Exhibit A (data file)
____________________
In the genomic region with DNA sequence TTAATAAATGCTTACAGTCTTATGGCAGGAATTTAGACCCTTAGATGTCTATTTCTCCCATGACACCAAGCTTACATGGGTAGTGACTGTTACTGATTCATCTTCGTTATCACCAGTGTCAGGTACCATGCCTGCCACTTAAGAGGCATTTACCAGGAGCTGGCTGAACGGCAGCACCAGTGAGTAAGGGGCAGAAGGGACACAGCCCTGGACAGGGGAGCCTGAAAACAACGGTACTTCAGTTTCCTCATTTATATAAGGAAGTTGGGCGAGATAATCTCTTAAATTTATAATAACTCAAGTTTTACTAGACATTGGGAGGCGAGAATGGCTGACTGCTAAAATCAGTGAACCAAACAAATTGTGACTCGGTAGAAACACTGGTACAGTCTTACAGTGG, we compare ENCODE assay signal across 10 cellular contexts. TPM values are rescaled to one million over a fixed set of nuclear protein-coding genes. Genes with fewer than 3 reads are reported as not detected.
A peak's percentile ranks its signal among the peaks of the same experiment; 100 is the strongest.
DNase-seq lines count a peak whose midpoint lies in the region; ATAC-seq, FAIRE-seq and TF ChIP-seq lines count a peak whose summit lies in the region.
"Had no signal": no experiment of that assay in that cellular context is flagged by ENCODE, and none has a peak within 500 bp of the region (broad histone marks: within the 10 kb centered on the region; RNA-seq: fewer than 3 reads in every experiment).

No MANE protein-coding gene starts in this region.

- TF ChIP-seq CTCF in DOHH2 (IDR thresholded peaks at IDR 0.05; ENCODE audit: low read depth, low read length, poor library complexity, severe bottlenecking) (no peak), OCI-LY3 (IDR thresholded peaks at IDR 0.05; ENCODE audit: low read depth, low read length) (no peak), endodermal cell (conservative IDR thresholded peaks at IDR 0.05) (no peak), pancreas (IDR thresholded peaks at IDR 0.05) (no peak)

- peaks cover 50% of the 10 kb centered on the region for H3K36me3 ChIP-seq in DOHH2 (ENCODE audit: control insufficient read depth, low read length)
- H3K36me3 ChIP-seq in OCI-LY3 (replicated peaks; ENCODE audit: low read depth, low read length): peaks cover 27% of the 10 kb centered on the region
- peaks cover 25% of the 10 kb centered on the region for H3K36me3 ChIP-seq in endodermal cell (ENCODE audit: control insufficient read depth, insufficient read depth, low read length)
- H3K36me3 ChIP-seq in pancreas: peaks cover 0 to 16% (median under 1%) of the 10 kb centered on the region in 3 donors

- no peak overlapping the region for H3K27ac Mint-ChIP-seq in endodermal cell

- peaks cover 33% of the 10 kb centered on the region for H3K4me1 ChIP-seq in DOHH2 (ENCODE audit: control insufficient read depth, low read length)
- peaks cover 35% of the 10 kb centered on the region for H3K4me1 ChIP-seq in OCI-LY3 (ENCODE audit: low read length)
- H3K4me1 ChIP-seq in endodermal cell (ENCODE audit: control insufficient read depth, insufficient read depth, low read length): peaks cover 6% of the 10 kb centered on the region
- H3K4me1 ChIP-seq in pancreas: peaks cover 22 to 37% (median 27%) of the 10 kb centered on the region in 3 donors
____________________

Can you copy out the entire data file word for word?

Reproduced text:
In the genomic region with DNA sequence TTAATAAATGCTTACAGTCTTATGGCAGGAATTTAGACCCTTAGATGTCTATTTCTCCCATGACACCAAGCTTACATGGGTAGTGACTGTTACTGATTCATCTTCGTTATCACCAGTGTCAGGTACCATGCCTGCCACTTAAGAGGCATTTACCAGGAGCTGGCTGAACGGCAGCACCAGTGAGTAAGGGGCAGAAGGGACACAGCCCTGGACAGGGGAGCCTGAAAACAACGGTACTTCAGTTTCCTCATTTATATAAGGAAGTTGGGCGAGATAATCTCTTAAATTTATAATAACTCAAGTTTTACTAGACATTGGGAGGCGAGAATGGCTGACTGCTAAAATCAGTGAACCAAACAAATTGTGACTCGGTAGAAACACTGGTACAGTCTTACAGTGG, we compare ENCODE assay signal across 10 cellular contexts. TPM values are rescaled to one million over a fixed set of nuclear protein-coding genes. Genes with fewer than 3 reads are reported as not detected.
A peak's percentile ranks its signal among the peaks of the same experiment; 100 is the strongest.
DNase-seq lines count a peak whose midpoint lies in the region; ATAC-seq, FAIRE-seq and TF ChIP-seq lines count a peak whose summit lies in the region.
"Had no signal": no experiment of that assay in that cellular context is flagged by ENCODE, and none has a peak within 500 bp of the region (broad histone marks: within the 10 kb centered on the region; RNA-seq: fewer than 3 reads in every experiment).

No MANE protein-coding gene starts in this region.

- TF ChIP-seq CTCF in DOHH2 (IDR thresholded peaks at IDR 0.05; ENCODE audit: low read depth, low read length, poor library complexity, severe bottlenecking) (no peak), OCI-LY3 (IDR thresholded peaks at IDR 0.05; ENCODE audit: low read depth, low read length) (no peak), endodermal cell (conservative IDR thresholded peaks at IDR 0.05) (no peak), pancreas (IDR thresholded peaks at IDR 0.05) (no peak)

- peaks cover 50% of the 10 kb centered on the region for H3K36me3 ChIP-seq in DOHH2 (ENCODE audit: control insufficient read depth, low read length)
- H3K36me3 ChIP-seq in OCI-LY3 (replicated peaks; ENCODE audit: low read depth, low read length): peaks cover 27% of the 10 kb centered on the region
- peaks cover 25% of the 10 kb centered on the region for H3K36me3 ChIP-seq in endodermal cell (ENCODE audit: control insufficient read depth, insufficient read depth, low read length)
- H3K36me3 ChIP-seq in pancreas: peaks cover 0 to 16% (median under 1%) of the 10 kb centered on the region in 3 donors

- no peak overlapping the region for H3K27ac Mint-ChIP-seq in endodermal cell

- peaks cover 33% of the 10 kb centered on the region for H3K4me1 ChIP-seq in DOHH2 (ENCODE audit: control insufficient read depth, low read length)
- peaks cover 35% of the 10 kb centered on the region for H3K4me1 ChIP-seq in OCI-LY3 (ENCODE audit: low read length)
- H3K4me1 ChIP-seq in endodermal cell (ENCODE audit: control insufficient read depth, insufficient read depth, low read length): peaks cover 6% of the 10 kb centered on the region
- H3K4me1 ChIP-seq in pancreas: peaks cover 22 to 37% (median 27%) of the 10 kb centered on the region in 3 donors